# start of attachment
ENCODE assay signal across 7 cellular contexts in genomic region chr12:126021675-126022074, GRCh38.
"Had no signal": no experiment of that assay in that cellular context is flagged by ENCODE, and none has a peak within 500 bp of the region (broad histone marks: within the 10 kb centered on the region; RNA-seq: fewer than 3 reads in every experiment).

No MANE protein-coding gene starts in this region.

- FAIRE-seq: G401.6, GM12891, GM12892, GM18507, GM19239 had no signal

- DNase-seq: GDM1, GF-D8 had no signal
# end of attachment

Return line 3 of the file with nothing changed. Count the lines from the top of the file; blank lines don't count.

No MANE protein-coding gene starts in this region.